Conflict of Interest
LL was employed by Eli Lilly & Co. LC was employed by Craveri Pharma. SN was employed by Ferozsons Laboratories Ltd. JS was employed by PPH plus GmbH & Co. KG. BF-B is a consultant affiliated with IFAPP and IFAPP Academy.
The remaining authors declare that the research was conducted in the absence of any commercial or financial relationships that could be construed as a potential conflict of interest.
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Keywords: gene therapy, rare diseases, orphan drugs, ethics, accelerated approval, health care, spinal muscular atrophy, drug pricing
Citation: Kerpel-Fronius S, Baroutsou V, Becker S, Carlesi R, Collia L, Franke-Bray B, Kleist P, Kurihara C, Laranjeira LF, Matsuyama K, Naseem S, Schenk J and Silva H (2020) Development and Use of Gene Therapy Orphan Drugs—Ethical Needs for a Broader Cooperation Between the Pharmaceutical Industry and Society. Front. Med. 7:608249. doi: 10.3389/fmed.2020.608249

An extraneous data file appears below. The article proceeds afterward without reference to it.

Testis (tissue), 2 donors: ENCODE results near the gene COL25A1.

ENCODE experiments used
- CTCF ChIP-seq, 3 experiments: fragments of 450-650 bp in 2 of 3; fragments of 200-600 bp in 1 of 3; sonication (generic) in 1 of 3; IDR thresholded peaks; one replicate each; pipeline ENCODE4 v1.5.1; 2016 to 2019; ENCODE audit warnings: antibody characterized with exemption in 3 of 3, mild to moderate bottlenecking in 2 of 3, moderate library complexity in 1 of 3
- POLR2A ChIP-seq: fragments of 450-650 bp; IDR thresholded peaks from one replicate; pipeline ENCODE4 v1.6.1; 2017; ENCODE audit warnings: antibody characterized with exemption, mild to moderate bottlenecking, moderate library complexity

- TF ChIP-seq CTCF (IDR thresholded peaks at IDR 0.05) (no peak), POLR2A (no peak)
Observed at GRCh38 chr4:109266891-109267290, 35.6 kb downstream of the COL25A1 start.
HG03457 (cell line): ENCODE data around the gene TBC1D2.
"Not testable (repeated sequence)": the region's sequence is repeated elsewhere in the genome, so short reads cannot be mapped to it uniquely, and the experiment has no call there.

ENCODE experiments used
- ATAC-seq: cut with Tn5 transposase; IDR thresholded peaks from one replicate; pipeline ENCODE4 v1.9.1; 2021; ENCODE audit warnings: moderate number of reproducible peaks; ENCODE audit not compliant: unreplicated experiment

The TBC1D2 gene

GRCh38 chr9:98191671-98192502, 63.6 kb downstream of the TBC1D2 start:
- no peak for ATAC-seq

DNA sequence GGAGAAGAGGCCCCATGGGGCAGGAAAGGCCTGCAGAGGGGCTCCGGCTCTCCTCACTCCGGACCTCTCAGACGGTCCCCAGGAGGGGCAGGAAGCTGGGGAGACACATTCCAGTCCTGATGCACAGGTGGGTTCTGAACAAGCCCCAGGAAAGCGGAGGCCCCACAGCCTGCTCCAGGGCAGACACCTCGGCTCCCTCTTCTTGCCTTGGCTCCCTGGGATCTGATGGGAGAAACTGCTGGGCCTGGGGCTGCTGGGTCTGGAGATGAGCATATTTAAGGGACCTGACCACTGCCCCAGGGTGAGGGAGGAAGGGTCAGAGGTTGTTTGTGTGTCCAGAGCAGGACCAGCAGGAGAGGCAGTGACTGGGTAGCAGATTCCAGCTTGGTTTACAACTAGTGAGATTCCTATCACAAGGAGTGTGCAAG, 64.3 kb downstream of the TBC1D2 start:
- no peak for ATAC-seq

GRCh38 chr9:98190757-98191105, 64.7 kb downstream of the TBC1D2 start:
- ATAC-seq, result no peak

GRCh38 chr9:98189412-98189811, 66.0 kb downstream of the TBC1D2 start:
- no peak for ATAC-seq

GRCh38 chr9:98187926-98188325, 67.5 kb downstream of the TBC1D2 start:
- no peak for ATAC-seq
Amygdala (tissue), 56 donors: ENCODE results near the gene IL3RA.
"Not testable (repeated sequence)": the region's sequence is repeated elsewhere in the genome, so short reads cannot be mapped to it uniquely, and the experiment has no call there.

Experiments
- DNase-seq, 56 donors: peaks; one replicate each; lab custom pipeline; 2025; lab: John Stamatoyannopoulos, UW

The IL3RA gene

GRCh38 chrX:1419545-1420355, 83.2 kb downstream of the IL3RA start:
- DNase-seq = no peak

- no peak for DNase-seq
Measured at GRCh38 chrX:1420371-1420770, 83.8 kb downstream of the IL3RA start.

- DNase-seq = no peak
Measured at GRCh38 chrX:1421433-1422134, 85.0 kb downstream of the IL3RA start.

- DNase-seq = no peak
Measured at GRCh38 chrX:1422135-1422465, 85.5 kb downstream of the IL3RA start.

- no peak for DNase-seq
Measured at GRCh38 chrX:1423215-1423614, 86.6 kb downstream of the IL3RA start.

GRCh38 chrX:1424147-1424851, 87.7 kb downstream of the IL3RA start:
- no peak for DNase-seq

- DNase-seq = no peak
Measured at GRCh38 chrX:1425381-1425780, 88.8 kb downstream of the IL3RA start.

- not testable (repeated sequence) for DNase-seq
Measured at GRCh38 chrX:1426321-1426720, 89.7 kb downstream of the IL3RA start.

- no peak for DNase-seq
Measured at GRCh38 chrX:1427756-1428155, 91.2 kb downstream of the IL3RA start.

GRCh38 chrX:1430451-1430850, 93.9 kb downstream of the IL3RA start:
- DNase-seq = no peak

Received: 19 September 2020; Accepted: 02 December 2020;
Published: 23 December 2020.
Edited by:Mette Due Theilade Thomsen, PIP Adviser, Denmark
Reviewed by:David King, Trillium Innovations Ltd., United Kingdom
Lise Aagaard, Independent Researcher, Copenhagen, Denmark
Copyright © 2020 Kerpel-Fronius, Baroutsou, Becker, Carlesi, Collia, Franke-Bray, Kleist, Kurihara, Laranjeira, Matsuyama, Naseem, Schenk and Silva. This is an open-access article distributed under the terms of the Creative Commons Attribution License (CC BY). The use, distribution or reproduction in other forums is permitted, provided the original author(s) and the copyright owner(s) are credited and that the original publication in this journal is cited, in accordance with accepted academic practice. No use, distribution or reproduction is permitted which does not comply with these terms.
*Correspondence: Sandor Kerpel-Fronius, email@example.com
†All the authors are members of the Ethics Working Group of the International Federation of Associations of Pharmaceutical Physicians and Pharmaceutical Medicine (IFAPP)